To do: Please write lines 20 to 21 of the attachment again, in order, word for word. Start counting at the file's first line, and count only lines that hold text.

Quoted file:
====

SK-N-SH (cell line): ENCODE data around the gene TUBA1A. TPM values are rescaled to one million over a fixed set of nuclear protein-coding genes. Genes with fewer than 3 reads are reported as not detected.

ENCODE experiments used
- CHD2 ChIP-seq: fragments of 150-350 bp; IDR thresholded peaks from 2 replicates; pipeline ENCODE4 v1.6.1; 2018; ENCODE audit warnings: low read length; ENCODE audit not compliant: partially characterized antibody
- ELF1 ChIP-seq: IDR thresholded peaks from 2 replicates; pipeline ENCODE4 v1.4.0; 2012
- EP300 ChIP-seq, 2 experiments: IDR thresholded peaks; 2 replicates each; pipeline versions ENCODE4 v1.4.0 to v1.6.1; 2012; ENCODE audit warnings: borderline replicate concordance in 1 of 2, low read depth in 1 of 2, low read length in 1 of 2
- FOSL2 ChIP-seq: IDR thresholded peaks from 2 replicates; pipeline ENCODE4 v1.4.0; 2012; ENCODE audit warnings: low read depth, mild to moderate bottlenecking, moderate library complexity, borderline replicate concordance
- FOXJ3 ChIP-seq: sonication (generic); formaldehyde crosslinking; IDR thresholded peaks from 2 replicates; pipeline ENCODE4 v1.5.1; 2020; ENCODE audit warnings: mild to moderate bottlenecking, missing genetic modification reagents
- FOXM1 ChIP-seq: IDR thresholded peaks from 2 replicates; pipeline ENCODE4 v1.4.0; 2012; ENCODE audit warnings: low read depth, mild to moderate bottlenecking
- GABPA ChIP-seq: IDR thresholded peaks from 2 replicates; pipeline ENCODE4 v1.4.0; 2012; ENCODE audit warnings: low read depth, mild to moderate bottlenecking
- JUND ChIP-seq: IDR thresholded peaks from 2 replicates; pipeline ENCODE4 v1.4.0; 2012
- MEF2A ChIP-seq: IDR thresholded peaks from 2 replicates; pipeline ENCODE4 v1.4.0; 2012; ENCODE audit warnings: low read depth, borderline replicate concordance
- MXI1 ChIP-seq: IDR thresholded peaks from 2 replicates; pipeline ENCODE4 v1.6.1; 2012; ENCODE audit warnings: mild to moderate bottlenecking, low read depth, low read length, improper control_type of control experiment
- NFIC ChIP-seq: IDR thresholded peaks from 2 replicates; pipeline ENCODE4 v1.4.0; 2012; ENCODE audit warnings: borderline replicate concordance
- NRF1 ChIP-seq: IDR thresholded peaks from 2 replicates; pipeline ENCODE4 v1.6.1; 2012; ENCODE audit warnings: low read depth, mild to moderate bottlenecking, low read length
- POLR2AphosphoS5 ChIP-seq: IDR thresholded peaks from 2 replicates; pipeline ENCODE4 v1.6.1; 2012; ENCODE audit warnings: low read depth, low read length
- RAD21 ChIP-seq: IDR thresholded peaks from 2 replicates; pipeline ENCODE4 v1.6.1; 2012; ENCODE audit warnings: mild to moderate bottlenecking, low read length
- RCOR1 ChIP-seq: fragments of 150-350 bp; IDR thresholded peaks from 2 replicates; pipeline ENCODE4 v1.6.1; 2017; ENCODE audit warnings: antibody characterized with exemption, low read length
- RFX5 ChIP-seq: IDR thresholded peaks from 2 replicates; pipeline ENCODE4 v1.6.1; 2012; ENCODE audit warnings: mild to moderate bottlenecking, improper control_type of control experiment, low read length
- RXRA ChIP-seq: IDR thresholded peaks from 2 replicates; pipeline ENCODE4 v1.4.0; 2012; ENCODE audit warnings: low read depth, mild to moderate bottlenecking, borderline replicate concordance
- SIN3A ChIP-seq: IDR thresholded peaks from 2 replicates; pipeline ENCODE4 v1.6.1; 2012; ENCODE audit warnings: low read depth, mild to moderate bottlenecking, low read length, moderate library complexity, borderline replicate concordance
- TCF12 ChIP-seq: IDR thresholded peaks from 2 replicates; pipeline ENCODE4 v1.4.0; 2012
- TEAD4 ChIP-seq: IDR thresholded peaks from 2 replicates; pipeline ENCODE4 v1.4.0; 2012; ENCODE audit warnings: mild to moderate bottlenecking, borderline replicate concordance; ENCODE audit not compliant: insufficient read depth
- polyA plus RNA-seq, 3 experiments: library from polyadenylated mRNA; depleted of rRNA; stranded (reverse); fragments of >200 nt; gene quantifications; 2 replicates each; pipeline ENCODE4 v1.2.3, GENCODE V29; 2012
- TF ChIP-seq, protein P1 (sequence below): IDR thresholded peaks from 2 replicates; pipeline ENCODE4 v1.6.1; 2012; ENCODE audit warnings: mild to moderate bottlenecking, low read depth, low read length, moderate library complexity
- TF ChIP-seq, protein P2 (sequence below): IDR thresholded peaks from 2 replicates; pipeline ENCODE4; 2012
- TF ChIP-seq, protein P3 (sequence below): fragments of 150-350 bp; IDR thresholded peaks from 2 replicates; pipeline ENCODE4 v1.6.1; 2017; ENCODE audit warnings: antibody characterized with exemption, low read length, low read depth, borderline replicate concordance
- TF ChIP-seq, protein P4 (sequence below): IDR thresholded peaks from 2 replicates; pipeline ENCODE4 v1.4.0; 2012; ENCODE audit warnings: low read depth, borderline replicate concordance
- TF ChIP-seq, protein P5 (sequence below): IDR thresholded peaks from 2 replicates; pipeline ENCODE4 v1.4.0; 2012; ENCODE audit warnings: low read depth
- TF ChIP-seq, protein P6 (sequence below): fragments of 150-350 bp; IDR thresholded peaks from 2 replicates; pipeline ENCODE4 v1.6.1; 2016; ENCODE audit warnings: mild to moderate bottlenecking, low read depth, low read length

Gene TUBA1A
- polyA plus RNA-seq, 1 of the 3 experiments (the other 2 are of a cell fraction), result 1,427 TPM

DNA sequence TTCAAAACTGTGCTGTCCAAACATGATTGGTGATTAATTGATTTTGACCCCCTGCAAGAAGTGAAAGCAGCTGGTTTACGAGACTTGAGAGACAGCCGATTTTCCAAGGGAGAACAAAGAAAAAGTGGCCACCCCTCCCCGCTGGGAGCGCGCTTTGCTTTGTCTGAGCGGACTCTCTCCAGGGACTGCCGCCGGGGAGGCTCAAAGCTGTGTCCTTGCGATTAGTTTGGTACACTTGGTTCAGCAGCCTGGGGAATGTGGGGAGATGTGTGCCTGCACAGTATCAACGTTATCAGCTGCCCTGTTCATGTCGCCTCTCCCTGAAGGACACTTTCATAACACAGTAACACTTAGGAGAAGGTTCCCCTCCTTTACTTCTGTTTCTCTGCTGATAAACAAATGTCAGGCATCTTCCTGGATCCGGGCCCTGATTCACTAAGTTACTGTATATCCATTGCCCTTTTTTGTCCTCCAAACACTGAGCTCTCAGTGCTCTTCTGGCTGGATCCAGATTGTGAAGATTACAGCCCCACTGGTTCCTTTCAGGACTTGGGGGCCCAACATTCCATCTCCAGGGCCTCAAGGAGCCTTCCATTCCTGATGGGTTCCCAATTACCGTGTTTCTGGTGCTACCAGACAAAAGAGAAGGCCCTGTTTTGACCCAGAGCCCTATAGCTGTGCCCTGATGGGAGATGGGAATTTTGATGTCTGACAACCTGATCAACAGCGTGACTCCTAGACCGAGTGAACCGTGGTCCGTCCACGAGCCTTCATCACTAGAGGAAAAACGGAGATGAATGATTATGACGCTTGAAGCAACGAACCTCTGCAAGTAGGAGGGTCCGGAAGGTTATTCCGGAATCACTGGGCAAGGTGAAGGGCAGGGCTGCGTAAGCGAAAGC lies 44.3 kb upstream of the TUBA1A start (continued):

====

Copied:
- SIN3A ChIP-seq: IDR thresholded peaks from 2 replicates; pipeline ENCODE4 v1.6.1; 2012; ENCODE audit warnings: low read depth, mild to moderate bottlenecking, low read length, moderate library complexity, borderline replicate concordance
- TCF12 ChIP-seq: IDR thresholded peaks from 2 replicates; pipeline ENCODE4 v1.4.0; 2012